Lists · Music · Omnibus

Nine (more) songs that were ahead of their time

animaniacs

Pop music has been going through a long, continuous drought of protest songs. This dearth of message music goes back the 1980’s. This, not coincidentally, coincides with the advent of hip-hop to the top of the charts. While this is no surprise to millennials, this is counter-intuitive to Gen Xers who grew up on old-school hip-hop and rap, whose roots and early history was almost exclusively built on critical commentary of modern urban life. 

It’s understandable to argue that as the U.S. (and the West) transitioned from the Reagan Cold War 80’s to the post-Communism prosperity of the Clinton 90’s, the impetus of the top pop bands to write activist albums diminished (e.g.: compare U2’s “War” and “The Unforgettable Fire” to “Zooropa” and “Pop.” Or R.E.M.’s “Document” to “New Adventures In Hi-Fi.”) But that would lead us to an inevitable post 9/11, War on Terror, next wave of political songs to dominate the ‘aughts. But all we got was Green Day’s “American Idiot” album – the spoken word bridge of “Holiday” to be specific. Sadly, hip-hop dropped the ball completely, and the teenie-bop stars of the 90’s never developed a critical voice. (e.g. Justin Timberlake). Instead many of these stars chose to celebrate their adulthood independence from Disney, or boy band management by overindulging in decadence (e.g. Brittney Spears).

If the George W. Bush-era didn’t produce any activism in the pop charts, there was zero chance the Obama era could. Now one could argue that the wars in Iraq and Afghanistan didn’t move the needle on the home front, and didn’t register with the hip-hop artists here. Surely, the most polarizing President ever should be the muse for many up-and-coming artists. I say up-and-coming, because the biggest acts are a lot closer to the 1% than to their fans that are being subjugated and disenfranchised by the President’s political party. But do I expect a new era (or new Golden or Silver Age) of political protest pop songs? I hope so… but I doubt it.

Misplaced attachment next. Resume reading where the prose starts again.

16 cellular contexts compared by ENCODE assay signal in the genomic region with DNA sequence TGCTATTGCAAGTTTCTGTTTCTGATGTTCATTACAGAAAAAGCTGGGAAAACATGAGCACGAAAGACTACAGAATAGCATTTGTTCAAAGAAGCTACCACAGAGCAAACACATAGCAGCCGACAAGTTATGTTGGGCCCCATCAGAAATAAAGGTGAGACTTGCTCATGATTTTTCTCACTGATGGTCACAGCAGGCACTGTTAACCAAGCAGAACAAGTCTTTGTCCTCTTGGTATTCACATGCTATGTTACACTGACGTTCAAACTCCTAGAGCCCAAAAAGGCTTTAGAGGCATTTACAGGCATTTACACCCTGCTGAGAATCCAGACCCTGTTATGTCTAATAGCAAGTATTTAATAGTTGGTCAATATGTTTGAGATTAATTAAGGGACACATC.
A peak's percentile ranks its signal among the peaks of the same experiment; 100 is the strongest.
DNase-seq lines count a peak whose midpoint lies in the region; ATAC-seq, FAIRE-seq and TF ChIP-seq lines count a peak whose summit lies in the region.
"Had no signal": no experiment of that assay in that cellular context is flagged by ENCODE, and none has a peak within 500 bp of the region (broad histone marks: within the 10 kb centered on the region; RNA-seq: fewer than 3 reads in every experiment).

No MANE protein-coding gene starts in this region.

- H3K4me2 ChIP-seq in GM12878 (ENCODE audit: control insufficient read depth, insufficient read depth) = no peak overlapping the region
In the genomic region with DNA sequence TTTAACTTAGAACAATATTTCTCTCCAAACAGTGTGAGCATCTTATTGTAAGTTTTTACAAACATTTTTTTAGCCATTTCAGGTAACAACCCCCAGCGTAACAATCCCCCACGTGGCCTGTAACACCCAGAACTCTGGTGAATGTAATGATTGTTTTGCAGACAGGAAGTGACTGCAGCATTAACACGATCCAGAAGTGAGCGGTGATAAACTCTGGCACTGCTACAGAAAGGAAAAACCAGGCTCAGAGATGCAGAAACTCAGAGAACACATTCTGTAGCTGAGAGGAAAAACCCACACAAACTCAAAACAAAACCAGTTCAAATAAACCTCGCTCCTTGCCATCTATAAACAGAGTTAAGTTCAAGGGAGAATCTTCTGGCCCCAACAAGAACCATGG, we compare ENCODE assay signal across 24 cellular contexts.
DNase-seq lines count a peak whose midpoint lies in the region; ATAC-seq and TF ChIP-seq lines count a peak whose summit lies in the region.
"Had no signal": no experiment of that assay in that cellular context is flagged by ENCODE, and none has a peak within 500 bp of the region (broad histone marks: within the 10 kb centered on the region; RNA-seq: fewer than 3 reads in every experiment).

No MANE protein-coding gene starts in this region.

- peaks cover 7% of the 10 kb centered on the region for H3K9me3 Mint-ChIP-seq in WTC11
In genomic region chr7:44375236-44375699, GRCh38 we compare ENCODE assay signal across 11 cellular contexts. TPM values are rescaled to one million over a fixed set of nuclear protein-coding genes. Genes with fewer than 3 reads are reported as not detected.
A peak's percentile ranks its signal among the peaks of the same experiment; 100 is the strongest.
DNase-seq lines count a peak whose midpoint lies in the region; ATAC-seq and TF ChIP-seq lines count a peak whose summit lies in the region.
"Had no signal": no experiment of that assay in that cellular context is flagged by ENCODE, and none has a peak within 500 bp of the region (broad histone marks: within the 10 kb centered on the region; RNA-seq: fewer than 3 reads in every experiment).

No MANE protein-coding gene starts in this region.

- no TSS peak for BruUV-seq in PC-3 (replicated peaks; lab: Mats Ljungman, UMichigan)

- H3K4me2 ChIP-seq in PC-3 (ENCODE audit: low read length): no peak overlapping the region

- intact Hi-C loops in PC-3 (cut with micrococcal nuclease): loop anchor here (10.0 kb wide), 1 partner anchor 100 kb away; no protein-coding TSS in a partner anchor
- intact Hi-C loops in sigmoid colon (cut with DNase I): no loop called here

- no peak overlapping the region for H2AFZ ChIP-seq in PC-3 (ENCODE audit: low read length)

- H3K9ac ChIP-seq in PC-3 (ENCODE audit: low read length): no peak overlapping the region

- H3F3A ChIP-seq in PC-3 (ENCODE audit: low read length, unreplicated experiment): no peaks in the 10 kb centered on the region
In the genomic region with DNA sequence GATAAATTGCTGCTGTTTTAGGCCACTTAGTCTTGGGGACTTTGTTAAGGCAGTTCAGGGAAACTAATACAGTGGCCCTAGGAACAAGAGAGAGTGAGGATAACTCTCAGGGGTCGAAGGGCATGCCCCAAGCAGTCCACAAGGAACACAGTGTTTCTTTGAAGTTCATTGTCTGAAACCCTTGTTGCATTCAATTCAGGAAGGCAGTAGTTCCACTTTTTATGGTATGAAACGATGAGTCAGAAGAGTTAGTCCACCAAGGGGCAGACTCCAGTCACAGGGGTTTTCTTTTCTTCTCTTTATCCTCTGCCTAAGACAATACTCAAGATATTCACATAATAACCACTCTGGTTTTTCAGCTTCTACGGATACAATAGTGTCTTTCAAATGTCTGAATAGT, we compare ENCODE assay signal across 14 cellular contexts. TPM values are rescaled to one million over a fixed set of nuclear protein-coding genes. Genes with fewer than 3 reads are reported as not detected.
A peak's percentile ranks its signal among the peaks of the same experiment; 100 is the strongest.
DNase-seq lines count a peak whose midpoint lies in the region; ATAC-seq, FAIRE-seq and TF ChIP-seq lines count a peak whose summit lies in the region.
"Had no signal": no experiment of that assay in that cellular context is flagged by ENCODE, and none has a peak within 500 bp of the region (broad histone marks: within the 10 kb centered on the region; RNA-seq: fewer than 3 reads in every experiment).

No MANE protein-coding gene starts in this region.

So if we can’t look forward, we must look back. And thank our lucky stars that not only are there songs that stand the test of time, there are songs that seem to be ahead of their time. If you’re getting a feeling of deja vu, it’s because we’ve gone down this road before. So it’s time for one last encore, as I, Omnibus presents:

Nine (more) songs that were ahead of their time

(in no particular order)

“Subdivisions” by Rush

Any escape might help to smooth the unattractive truth
But the suburbs have no charms to soothe the restless dreams of youth

I can’t believe I forgot this song… again! The entire point of this (now trilogy) was to talk about this particular song. As a city boy, I grew up in a neighborhood. It was not until I was an adult until I knew and saw what a subdivision was. The official music video doesn’t hold up, but I’m obviously referring to the lyrics.

“Pop Goes the Weasel” by 3rd Bass

 

I guess it’s the fact that you can’t be artistic
Intricate raps, becomin’ so simplistic

What was originally a diss track against one Vanilla Ice, has become an indictment and foreshadowing of the demise of their entire musical genre. It’s also funny how rappers MC Serch and Pete Nice look a lot like Jonah Hill and James Franco, respectively. I also love the fact that old-school rap was sampling from classic rock riffs. The era of DJs having an extensive record collection and intricate knowledge of rock, R&B, and soul music has been long gone.

 

“It’s The End Of The World As We Know It (And I Feel Fine)” by R.E.M.

You vitriolic, patriotic, slam, fight, bright light
Feeling pretty psyched.

Sure, there have been plenty of songs before 1987 that warned us about mankind’s impending doom. But they were all dour, downbeat, and pessimistic. Rightfully so, I should say. What Michael Stipe and R.E.M. did in this instance was to combine the happy-go-lucky upbeat style of the Reagan era 80’s with the blasé nihilism, apathy, and me-first egotism that has defined 21st century pop culture.